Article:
Gastroenteritis Diagnosis
Gastroenteritis is diagnosed based on symptoms, a complete medical history and physical examination. An accurate medical history can provide valuable information about the presence or absence of similar symptoms in other members of the patient's family or friends. Duration, frequency, and the description of the patient's bowel movements and if they have vomiting and is also relevant to this question commonly asked by the doctor during the examination.
There is no specific diagnostic tests are required in most patients with simple gastroenteritis. If symptoms include fever, bloody stools and diarrhea persist for two weeks or more, examination of stool for Clostridium difficile can be recommended along with the culture for bacteria, including Salmonella, Shigella, Campylobacter and Escherichia coli enterotoxic. Microscopy for parasites, ova and cysts can also help.

A complete medical history can help in the diagnosis of gastroenteritis. An accurate and complete medical history includes information about the patient's travel history, exposure terhadapracun or irritation, change the diet, preparation or storage of food habits and drugs. Patients who travel may become infected E. Coli or parasitic infection contacted from drinks or food. Swimming in or drinking contaminated water from fresh water suspiciously like a mountain river or wells may indicate an infection of Giardia - organisms found in water that causes diarrhea.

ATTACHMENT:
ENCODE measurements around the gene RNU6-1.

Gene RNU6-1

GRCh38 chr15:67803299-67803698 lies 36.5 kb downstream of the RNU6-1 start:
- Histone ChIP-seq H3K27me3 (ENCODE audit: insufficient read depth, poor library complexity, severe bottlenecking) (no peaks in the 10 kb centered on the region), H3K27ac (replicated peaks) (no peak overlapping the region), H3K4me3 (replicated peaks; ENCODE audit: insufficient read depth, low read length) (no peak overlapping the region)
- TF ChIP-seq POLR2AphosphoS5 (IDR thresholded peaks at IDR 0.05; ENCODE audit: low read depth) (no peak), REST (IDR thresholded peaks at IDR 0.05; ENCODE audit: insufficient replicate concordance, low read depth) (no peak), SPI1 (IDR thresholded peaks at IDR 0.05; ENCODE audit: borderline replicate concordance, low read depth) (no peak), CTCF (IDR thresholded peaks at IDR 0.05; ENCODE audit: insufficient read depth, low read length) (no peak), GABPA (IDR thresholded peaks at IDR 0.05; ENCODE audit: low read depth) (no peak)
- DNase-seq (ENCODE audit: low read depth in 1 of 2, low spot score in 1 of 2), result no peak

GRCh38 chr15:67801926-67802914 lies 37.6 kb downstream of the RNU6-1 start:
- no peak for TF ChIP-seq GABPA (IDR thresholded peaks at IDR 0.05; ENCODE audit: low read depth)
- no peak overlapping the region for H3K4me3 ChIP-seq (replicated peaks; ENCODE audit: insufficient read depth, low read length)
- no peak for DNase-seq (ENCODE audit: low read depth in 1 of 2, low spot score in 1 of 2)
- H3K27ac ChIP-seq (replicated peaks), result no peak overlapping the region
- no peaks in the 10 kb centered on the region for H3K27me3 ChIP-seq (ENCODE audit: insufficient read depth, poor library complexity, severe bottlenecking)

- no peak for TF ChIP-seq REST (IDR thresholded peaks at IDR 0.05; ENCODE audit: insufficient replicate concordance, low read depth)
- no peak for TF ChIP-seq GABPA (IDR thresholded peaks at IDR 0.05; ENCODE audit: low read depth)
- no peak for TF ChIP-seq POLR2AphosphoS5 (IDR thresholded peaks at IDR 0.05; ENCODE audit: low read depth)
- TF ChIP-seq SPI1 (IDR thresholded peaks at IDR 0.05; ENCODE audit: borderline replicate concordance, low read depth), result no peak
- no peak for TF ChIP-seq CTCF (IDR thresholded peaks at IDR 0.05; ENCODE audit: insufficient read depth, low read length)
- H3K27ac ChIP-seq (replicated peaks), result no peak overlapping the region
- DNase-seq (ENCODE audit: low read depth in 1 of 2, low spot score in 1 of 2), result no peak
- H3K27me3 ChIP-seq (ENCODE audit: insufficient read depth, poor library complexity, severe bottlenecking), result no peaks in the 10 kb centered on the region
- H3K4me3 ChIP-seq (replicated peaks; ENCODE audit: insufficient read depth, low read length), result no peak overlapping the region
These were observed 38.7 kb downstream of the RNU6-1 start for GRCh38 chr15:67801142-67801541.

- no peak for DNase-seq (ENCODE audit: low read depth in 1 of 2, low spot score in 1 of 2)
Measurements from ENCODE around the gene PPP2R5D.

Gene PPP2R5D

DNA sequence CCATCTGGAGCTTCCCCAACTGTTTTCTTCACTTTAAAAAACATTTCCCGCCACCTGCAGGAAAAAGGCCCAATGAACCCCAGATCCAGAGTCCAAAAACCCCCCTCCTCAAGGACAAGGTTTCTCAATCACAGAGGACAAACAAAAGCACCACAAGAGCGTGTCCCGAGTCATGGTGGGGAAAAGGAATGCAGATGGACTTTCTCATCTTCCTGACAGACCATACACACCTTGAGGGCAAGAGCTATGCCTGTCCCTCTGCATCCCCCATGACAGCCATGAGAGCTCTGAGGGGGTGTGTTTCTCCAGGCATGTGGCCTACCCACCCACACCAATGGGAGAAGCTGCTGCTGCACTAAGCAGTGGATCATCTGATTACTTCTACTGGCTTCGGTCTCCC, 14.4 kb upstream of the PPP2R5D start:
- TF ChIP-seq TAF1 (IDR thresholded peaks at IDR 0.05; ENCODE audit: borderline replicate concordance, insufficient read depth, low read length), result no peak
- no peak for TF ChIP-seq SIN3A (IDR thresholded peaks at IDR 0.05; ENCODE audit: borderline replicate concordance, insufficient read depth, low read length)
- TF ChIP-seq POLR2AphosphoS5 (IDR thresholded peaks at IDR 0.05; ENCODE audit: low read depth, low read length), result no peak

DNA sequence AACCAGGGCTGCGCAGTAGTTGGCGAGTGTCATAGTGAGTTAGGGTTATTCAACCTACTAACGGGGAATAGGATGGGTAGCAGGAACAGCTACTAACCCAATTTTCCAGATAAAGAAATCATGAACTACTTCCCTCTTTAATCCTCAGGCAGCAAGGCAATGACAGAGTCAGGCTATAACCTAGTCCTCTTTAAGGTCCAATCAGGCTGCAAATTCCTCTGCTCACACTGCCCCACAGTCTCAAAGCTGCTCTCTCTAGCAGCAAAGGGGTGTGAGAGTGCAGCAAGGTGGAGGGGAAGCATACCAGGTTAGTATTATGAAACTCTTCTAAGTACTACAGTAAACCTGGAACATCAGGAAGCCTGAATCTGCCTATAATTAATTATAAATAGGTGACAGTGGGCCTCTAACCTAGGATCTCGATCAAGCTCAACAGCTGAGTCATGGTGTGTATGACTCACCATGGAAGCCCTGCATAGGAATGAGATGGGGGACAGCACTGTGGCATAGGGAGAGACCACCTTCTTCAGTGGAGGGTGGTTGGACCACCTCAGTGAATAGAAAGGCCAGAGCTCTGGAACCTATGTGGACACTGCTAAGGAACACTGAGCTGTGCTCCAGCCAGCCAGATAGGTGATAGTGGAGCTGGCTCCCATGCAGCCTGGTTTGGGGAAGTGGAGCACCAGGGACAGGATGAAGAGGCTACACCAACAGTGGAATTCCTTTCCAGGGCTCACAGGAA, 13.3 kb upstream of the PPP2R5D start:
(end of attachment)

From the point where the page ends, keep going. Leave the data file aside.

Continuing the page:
Food poisoning must be considered in cases when the patient is exposed to cooked food is stored or not. Depending on the type of bacteria that cause these conditions, the reaction appeared within 2 to 72 hours. Detect specific infectious agent is required in order to establish the proper diagnosis and effective treatment plan.

The doctor may want to know whether the patient has used broad-spectrum antibiotics or some in their past. If so, they can cause irritation of the digestive tract.
During physical examination, the doctor will look for other possible causes of infection. Conditions such as appendicitis, gallbladder disease, pancreatitis or diverticulitis can cause similar symptoms, but physical examination will reveal the special tenderness in the abdomen that is not present in gastroenteritis.

Diagnosis of gastroenteritis, especially exclusion procedure. Therefore in rare cases when symptoms are not sufficient to diagnose gastroenteritis, several tests can be performed in order to rule out other digestive disorders. These include rectal examination, complete blood count, electrolytes and renal function tests. However, when the symptoms are conclusive, there is a separate test from the test bench is required to properly diagnose gastroenteritis, especially if the patient has traveled to risk areas.

Symptoms and Diagnosis of Gastroenteritis